Train: In general, the train is my favourite way to travel the world. The trains in Morocco are great. If you have the chance to catch the train, do it. The only downside of the train is that it’s a bit slow and the destinations are limited. You can get to most cities, but places like Chefchaoeun and Essaouira are off the route. Prices are very reasonable as well.
Safe Travel Tips
Always set a price upfront. No matter what you do, always set a price up front. If they say “no, we’ll worry about that later,” it’s because they’re going to drive a hard bargain because you already took the product and have no way out.
They aren’t trying to help you. If someone approaches you on the street and tries to help you to your hotel, or offers to show you around, they’re not doing it out of the goodness of their hearts. They’re trying to hustle.
Watch your camera gear. Most of the crimes in Morocco are crimes of opportunity. Don’t be careless.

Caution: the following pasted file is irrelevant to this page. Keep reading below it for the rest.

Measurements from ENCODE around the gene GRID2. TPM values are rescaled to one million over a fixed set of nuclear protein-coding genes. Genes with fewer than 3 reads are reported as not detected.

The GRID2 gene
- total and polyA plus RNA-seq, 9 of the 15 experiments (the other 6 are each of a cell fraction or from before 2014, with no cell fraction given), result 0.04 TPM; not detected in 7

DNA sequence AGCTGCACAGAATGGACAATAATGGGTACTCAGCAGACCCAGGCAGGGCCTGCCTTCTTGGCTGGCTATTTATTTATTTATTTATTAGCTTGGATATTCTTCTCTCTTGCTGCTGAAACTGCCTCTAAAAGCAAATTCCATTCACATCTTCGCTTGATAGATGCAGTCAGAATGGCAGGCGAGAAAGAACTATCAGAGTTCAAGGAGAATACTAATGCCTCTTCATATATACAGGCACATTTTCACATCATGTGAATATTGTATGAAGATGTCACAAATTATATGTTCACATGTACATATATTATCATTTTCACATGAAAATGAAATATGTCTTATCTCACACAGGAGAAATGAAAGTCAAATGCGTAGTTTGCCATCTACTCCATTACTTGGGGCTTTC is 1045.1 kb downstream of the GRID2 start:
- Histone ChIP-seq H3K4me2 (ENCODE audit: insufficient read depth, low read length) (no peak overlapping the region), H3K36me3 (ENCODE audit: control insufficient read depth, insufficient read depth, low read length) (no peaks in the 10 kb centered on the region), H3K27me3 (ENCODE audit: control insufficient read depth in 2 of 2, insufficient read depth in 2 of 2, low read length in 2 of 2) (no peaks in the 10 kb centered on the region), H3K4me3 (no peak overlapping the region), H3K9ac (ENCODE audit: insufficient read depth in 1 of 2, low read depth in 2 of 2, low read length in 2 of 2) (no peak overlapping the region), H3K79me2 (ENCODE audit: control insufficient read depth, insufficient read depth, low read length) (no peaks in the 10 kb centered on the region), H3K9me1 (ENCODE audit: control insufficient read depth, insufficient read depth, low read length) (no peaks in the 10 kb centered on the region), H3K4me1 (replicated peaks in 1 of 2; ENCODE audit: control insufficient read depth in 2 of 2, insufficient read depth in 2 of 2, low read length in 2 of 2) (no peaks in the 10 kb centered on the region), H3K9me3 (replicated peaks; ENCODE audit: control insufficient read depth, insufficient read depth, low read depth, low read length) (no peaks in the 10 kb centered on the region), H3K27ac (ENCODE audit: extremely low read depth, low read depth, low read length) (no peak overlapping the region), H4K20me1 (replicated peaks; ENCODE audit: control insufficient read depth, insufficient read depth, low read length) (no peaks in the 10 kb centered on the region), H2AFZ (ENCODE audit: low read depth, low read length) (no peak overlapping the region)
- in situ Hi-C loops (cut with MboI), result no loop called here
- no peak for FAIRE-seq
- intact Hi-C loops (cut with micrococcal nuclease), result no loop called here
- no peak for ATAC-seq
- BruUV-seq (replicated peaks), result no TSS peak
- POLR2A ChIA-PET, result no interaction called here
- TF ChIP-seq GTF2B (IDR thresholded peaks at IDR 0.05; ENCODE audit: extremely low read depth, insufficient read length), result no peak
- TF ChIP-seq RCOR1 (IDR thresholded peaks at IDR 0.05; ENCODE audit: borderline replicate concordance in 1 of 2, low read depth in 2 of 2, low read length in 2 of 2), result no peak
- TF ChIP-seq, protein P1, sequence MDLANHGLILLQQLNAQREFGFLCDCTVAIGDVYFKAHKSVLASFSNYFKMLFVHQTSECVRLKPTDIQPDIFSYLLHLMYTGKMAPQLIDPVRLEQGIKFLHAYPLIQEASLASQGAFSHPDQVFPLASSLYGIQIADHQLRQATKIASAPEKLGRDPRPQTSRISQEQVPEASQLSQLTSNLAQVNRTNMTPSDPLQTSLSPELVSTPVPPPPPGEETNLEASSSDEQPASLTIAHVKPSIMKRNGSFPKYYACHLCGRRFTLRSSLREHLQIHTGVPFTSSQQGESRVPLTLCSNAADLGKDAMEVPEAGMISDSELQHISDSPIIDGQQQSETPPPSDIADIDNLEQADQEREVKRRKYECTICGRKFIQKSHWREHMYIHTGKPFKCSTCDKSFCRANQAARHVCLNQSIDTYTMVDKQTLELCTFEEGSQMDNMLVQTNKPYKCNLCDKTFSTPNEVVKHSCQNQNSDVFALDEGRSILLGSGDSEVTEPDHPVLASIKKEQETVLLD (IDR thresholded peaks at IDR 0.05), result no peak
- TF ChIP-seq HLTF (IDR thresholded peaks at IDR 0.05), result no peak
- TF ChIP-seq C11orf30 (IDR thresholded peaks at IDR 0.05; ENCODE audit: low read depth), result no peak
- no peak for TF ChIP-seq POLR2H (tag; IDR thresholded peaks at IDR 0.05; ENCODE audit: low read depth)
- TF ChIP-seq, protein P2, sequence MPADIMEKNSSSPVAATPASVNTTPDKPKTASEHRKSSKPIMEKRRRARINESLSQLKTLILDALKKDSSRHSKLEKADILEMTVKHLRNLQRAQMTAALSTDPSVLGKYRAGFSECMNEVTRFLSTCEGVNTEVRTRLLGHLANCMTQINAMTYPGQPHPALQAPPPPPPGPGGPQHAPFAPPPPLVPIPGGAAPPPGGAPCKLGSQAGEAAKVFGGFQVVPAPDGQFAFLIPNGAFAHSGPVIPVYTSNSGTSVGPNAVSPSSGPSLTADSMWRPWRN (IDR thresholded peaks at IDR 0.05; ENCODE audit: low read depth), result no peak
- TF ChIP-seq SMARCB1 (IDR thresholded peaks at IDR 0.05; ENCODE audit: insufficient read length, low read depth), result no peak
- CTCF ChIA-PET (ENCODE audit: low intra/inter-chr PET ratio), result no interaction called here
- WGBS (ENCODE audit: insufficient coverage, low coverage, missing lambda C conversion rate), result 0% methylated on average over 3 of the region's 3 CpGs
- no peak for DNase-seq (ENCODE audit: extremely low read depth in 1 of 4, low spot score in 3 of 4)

Download offline maps. Either using google maps or maps.me on your phone, download the offline maps for a city before arriving. Moroccan cities are mazes, and finding your accommodation can be a mission sometimes. Having the offline maps means you’ll be able to get where you need to even without cell connection.
Get a local SIM card. Orange is likely the best Moroccan SIM card to get. Having access to data will keep you connected to things like maps and social media if you need it. Data is fairly cheap here. You’re looking at about $20 for 20GB.
A Tour to Morocco?
After our last tour to Morocco was cut short by the 2020 health crisis, I’m itching to head back. However, with all the other trips that have been pushed back a year or so, I can’t see it happening until 2023.
Still, if you’re interested in the potential of joining us in Morocco for a photography trip, or you’re interested in hearing about some of my other upcoming trips to places like Iceland, Patagonia, and Tasmania, be sure to sign up for the newsletter below.